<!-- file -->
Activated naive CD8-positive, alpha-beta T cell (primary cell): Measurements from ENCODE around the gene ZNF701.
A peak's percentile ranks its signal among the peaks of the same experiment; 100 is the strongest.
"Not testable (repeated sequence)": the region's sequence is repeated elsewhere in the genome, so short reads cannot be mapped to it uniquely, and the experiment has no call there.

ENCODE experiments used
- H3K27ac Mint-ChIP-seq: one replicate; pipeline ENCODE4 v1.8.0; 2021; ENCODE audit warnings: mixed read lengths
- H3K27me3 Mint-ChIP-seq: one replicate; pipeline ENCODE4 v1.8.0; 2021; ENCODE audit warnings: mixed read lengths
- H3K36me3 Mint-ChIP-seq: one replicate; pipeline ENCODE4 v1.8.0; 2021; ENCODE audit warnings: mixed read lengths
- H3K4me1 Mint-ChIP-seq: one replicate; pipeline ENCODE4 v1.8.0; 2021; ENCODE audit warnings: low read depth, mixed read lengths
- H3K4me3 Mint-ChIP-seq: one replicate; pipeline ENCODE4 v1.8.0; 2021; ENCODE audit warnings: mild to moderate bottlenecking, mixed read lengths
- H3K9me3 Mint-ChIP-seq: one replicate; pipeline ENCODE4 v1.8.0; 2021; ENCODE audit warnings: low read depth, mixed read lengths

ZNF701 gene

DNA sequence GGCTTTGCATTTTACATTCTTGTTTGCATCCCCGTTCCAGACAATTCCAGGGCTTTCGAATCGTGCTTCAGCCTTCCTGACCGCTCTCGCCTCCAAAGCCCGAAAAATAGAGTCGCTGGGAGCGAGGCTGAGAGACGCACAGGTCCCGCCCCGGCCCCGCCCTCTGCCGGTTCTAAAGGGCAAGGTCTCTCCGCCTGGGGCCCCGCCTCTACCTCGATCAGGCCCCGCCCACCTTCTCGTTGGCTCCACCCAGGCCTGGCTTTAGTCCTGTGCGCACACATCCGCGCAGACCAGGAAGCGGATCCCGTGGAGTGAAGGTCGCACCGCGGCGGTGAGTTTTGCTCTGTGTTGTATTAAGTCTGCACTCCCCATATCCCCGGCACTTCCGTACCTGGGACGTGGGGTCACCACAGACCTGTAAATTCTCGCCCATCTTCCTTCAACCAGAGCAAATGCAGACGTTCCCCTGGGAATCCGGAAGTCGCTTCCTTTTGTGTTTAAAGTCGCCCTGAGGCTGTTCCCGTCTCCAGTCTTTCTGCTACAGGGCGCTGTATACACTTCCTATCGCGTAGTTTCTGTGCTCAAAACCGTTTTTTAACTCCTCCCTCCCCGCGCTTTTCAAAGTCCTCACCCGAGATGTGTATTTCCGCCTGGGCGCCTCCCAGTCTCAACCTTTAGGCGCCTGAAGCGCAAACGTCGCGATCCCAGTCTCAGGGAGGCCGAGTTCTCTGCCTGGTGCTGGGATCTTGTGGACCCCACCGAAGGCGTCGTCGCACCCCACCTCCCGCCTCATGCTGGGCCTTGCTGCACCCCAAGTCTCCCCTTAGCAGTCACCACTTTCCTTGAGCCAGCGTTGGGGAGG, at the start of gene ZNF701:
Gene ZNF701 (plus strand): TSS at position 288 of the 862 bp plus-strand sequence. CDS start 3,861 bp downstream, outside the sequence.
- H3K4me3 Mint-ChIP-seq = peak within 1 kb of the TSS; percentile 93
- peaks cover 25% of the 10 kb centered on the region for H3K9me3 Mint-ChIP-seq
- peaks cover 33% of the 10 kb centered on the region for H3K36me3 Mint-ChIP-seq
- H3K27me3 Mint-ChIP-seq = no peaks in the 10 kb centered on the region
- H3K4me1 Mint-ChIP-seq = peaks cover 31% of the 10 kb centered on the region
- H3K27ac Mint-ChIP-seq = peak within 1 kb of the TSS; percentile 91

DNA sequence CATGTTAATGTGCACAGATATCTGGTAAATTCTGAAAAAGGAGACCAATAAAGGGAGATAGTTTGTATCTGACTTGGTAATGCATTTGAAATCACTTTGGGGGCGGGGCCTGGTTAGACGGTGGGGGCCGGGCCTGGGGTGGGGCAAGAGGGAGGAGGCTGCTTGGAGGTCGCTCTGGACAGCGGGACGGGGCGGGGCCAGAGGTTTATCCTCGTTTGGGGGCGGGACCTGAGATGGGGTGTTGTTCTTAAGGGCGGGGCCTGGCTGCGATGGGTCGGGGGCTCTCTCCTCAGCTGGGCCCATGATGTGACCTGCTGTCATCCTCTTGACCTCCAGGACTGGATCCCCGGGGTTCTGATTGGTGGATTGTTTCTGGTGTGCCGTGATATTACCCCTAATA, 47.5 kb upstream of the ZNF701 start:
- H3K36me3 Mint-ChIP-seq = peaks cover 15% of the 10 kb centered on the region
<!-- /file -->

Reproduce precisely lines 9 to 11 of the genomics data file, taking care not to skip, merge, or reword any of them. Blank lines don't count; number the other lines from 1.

- H3K4me3 Mint-ChIP-seq: one replicate; pipeline ENCODE4 v1.8.0; 2021; ENCODE audit warnings: mild to moderate bottlenecking, mixed read lengths
- H3K9me3 Mint-ChIP-seq: one replicate; pipeline ENCODE4 v1.8.0; 2021; ENCODE audit warnings: low read depth, mixed read lengths

ZNF701 gene